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The deadline for President Trump to re-certify the Iran nuclear deal and issue a waiver for sanctions is less than two weeks away. All signs point to President Trump declining to grant that waiver, which could kick off a period of heightened tension between the U.S. and Iran. But what comes next? And what does confrontation mean for the oil market?
Oilprice.com decided to put some of these questions to Richard Nephew, who was the Principal Deputy Coordinator for Sanctions Policy at the Department of State for the Obama administration from 2013-2015. He served as the lead sanctions expert for the U.S. team negotiating with Iran on the nuclear deal. He is the author of The Art of Sanctions, and he is currently a Senior Research Scholar at Columbia University’s Center on Global Energy Policy.
Oilprice.com: It seems likely at this point that the Trump administration is going to back out of the Iran nuclear deal. What options does Trump have before him and what comes next?
Richard Nephew: Well, ultimately, he has every option in front of him. He’s constrained his own options with his ultimatum far more than anyone else has. If he backed down, he could return to the status quo and be greeted as a champion.
But, he probably won’t. So, it will be a function of what the State Department and others can provide by way of options, and how those options are interpreted by Bolton and others on their way to the President.
Beyond that, assuming he withdraws, his options will winnow down quickly to whether and how fast to push sanctions, including against U.S. partners and those against whom we are presently pushing a broader trade agenda. That is going to be a constraining function in regard to how much they will do but perhaps not on how much we will demand.
OP: How quickly could Iranian oil be impacted? There will presumably be a phase in period for any U.S. sanctions, so when is the earliest that we will see Iranian barrels off of the market?
RN: We could see barrels off the market within days if people have flexible enough contracts to start making reductions. But, we will likely see shifts in purchasing within the first 60 days or so such that the 180 day reduction requirement can be achieved without having to undertake dramatic cuts at the end of the period.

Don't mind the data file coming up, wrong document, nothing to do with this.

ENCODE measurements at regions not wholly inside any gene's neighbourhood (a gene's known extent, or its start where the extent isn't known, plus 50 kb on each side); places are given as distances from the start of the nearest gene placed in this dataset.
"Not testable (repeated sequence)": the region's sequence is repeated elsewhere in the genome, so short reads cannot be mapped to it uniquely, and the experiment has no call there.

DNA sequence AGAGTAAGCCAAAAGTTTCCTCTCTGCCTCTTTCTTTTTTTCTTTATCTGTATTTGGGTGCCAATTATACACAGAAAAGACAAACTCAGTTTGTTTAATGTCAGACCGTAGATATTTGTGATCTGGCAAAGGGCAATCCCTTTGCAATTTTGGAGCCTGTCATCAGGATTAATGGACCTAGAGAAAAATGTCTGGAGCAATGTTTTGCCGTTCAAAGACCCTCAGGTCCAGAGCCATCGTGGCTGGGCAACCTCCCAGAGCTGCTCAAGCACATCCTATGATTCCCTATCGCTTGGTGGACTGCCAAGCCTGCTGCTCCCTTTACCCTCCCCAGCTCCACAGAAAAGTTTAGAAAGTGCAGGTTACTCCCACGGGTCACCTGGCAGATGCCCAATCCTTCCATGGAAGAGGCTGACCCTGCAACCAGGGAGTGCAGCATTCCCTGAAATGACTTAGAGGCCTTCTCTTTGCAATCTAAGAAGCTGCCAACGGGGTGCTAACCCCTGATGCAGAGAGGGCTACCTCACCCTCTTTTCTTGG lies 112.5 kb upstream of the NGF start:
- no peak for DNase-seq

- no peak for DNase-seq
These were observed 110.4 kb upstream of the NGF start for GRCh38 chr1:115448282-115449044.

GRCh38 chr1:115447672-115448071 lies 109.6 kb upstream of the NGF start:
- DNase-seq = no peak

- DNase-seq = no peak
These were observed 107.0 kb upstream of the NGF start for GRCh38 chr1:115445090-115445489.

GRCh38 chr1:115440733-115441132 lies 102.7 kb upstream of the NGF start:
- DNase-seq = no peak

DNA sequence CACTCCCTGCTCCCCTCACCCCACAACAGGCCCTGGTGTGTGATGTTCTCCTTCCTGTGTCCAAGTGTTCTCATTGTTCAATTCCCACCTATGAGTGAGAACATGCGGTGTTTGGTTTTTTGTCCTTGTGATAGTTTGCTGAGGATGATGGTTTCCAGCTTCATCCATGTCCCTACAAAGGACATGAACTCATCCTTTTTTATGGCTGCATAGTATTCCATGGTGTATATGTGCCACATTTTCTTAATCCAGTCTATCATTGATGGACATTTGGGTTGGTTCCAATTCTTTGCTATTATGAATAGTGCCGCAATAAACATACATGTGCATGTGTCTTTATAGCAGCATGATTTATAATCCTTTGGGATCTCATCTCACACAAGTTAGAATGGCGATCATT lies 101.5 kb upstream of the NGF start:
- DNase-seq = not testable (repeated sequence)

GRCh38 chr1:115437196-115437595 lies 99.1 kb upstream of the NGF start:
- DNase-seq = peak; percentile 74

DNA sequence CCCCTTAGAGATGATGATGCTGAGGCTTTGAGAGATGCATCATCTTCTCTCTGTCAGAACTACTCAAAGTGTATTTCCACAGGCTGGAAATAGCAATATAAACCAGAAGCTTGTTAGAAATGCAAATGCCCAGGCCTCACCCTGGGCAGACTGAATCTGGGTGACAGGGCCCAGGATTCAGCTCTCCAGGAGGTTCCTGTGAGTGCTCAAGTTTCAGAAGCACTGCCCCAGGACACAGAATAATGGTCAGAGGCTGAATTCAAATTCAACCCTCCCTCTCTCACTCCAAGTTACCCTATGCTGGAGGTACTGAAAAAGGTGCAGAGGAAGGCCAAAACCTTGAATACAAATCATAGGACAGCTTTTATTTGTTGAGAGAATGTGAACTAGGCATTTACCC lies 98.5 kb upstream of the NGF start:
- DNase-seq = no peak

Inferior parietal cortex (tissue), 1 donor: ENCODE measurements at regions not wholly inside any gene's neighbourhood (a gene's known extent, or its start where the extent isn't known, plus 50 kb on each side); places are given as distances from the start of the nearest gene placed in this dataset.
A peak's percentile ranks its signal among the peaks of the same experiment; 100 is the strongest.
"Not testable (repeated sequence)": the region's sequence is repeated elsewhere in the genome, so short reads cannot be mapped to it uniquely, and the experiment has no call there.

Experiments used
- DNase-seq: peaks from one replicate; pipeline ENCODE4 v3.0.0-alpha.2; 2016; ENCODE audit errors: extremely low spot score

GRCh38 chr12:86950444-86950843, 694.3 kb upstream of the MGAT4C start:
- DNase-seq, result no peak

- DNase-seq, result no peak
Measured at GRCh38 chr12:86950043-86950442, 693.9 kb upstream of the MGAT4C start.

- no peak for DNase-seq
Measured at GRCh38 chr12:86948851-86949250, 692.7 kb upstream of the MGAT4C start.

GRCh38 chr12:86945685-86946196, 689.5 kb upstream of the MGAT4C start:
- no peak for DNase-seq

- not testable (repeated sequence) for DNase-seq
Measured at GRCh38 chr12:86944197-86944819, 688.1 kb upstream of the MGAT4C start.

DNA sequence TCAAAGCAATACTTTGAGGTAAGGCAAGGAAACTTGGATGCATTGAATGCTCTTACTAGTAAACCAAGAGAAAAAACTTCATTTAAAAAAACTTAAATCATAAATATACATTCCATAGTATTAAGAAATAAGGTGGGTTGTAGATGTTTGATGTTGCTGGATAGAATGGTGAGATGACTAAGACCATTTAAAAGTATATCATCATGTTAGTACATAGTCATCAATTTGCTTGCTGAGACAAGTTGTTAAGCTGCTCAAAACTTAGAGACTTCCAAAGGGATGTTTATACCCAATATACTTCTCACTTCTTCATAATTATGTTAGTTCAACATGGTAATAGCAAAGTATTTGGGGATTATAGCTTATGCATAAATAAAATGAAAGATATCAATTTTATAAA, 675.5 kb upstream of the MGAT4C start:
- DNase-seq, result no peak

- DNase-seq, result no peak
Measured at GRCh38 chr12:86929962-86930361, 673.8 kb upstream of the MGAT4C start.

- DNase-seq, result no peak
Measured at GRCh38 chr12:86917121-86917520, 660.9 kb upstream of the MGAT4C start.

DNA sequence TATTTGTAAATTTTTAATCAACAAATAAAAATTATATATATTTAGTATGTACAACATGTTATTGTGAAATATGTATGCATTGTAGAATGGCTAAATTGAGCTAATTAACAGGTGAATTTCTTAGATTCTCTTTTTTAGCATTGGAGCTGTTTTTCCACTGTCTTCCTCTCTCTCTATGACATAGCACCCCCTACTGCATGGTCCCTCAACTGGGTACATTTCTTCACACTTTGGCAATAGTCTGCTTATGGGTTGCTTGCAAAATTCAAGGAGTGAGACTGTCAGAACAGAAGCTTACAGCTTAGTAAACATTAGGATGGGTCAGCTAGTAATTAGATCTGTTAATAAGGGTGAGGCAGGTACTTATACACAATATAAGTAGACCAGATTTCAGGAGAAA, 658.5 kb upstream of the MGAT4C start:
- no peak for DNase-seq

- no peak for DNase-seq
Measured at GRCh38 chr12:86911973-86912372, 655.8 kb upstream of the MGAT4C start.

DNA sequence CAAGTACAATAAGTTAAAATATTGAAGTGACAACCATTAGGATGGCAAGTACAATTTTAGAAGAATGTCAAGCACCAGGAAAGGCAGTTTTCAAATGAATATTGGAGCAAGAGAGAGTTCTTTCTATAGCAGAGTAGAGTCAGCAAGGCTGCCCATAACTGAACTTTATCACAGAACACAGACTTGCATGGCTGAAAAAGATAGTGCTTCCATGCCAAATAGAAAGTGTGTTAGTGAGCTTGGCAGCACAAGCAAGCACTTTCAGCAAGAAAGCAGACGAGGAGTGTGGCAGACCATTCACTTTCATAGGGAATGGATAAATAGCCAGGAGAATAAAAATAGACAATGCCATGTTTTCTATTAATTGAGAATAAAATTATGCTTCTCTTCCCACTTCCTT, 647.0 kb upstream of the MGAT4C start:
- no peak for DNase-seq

Of course, this is assuming there is no offsetting purchasing, which is possible but— in my view — should not be assumed. I think that some of the purchasers now (particularly China) will refuse U.S. efforts and may buy more Iranian oil, making our task that much more difficult.
OP: In your February report from Columbia University, you estimated that about 400,000-500,000 bpd of Iranian oil could be disrupted within 12 months. Since the publication of that report, John Bolton and Mike Pompeo have joined the administration. Does that number still look about right? Related: The Top Natural Gas Players In 2018
RN: Yes, because that’s a function of the 20 percent reduction demand. It may be more, it may be less, but the actual demand and dynamics of implementation will be affected more by market issues, decisions on whether to cooperate with the United States generally, and broader purchasing behavior than Bolton or Pompeo.
OP: It will be tough for the Trump administration to build a coalition in the same way that the Obama administration did for sanctions in the lead up to the 2015 nuclear deal. If Trump moves to re-impose sanctions, what will Europe, China and Russia Do?
RN: I anticipate that China and Russia will refuse to cooperate with U.S. sanctions and may even increase their trade with Iran.
Europe will split, with some companies cooperating with U.S. sanctions and others refusing. But, even those cooperating may continue to do as much business as they can. I find it hard to believe there will be the kind of U.S.-EU cooperation as existed in the past, particularly in the context of Trump’s trade war.
OP: Can Iran simply reroute its oil to other buyers, i.e., ship oil to customers in Asia instead of Europe? In other words, will oil supply be disrupted or simply moved around?
RN: Of course they can. And then it is a question of intelligence gathering, diplomacy and enforcement to manage the consequences of this.
OP: Detente might not be the right word, but the U.S. and Iran had settled into a kind of cold peace after the 2015 nuclear accord. The Trump administration is reviving the conflict despite evidence that suggests Iran is complying with the terms of the JCPOA. What might Iran do in response and how quickly could things spin out of control?
RN: I think that Iran will play victim for a short time to try to split the international coalition aligned against it. But, in the end, they will need to restart restricted nuclear activities for domestic reasons.
Things could spin out of control very quickly if this happens in the context of a broader conflict in Syria or if a Bolton-led Trump decision to retaliate takes on a military character.
By Nick Cunningham of Oilprice.com
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Nick Cunningham is an independent journalist, covering oil and gas, energy and environmental policy, and international politics. He is based in Portland, Oregon.